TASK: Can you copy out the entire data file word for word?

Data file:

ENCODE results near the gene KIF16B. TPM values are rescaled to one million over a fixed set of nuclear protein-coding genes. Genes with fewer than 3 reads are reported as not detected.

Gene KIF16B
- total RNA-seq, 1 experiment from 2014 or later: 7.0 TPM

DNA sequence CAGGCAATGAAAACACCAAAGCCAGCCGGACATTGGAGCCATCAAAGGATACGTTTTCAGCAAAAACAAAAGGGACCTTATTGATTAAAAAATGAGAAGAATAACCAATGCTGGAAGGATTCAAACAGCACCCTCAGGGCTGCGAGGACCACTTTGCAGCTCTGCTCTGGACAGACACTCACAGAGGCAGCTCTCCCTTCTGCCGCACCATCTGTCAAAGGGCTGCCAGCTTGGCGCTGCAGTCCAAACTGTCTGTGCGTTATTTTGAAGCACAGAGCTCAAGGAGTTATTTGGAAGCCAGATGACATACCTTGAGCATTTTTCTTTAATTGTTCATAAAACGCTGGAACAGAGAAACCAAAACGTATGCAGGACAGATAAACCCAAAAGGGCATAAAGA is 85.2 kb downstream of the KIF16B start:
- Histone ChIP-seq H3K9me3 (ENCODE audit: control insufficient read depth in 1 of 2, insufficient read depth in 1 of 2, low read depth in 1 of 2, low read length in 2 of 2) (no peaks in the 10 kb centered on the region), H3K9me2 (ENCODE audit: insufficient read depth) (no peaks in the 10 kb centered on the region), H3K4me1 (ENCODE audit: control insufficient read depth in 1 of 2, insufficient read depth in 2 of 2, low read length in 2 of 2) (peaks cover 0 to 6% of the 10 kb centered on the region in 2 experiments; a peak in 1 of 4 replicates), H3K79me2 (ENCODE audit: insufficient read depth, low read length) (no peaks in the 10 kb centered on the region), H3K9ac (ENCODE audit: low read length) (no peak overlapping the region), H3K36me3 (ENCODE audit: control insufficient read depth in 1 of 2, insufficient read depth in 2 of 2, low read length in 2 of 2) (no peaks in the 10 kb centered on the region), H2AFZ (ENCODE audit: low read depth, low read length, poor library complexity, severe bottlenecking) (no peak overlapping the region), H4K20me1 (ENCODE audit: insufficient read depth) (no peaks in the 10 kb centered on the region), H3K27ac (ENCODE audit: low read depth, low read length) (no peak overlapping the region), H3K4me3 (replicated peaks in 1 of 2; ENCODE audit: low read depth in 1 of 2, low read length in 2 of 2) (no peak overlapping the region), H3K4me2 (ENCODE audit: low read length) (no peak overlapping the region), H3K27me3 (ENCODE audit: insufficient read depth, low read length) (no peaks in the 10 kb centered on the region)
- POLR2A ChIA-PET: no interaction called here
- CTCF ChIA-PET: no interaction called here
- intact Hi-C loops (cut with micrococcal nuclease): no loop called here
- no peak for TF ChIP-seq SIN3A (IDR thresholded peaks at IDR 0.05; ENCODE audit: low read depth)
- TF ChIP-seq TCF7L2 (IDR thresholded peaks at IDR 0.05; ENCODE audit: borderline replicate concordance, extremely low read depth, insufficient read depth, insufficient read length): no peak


ENCODE results near the gene KIF16B. TPM values are rescaled to one million over a fixed set of nuclear protein-coding genes. Genes with fewer than 3 reads are reported as not detected.

Gene KIF16B
- total RNA-seq, 1 experiment from 2014 or later: 7.0 TPM

DNA sequence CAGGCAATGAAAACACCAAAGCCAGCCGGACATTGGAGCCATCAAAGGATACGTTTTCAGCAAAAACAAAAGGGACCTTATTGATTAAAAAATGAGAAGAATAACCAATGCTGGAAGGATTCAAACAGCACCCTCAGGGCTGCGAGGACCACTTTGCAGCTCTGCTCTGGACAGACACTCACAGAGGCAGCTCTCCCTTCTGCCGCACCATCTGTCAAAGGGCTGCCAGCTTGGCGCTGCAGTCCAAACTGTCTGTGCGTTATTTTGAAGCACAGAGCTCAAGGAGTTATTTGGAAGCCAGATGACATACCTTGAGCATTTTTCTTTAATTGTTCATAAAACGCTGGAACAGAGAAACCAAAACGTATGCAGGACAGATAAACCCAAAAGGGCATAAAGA is 85.2 kb downstream of the KIF16B start:
- Histone ChIP-seq H3K9me3 (ENCODE audit: control insufficient read depth in 1 of 2, insufficient read depth in 1 of 2, low read depth in 1 of 2, low read length in 2 of 2) (no peaks in the 10 kb centered on the region), H3K9me2 (ENCODE audit: insufficient read depth) (no peaks in the 10 kb centered on the region), H3K4me1 (ENCODE audit: control insufficient read depth in 1 of 2, insufficient read depth in 2 of 2, low read length in 2 of 2) (peaks cover 0 to 6% of the 10 kb centered on the region in 2 experiments; a peak in 1 of 4 replicates), H3K79me2 (ENCODE audit: insufficient read depth, low read length) (no peaks in the 10 kb centered on the region), H3K9ac (ENCODE audit: low read length) (no peak overlapping the region), H3K36me3 (ENCODE audit: control insufficient read depth in 1 of 2, insufficient read depth in 2 of 2, low read length in 2 of 2) (no peaks in the 10 kb centered on the region), H2AFZ (ENCODE audit: low read depth, low read length, poor library complexity, severe bottlenecking) (no peak overlapping the region), H4K20me1 (ENCODE audit: insufficient read depth) (no peaks in the 10 kb centered on the region), H3K27ac (ENCODE audit: low read depth, low read length) (no peak overlapping the region), H3K4me3 (replicated peaks in 1 of 2; ENCODE audit: low read depth in 1 of 2, low read length in 2 of 2) (no peak overlapping the region), H3K4me2 (ENCODE audit: low read length) (no peak overlapping the region), H3K27me3 (ENCODE audit: insufficient read depth, low read length) (no peaks in the 10 kb centered on the region)
- POLR2A ChIA-PET: no interaction called here
- CTCF ChIA-PET: no interaction called here
- intact Hi-C loops (cut with micrococcal nuclease): no loop called here
- no peak for TF ChIP-seq SIN3A (IDR thresholded peaks at IDR 0.05; ENCODE audit: low read depth)
- TF ChIP-seq TCF7L2 (IDR thresholded peaks at IDR 0.05; ENCODE audit: borderline replicate concordance, extremely low read depth, insufficient read depth, insufficient read length): no peak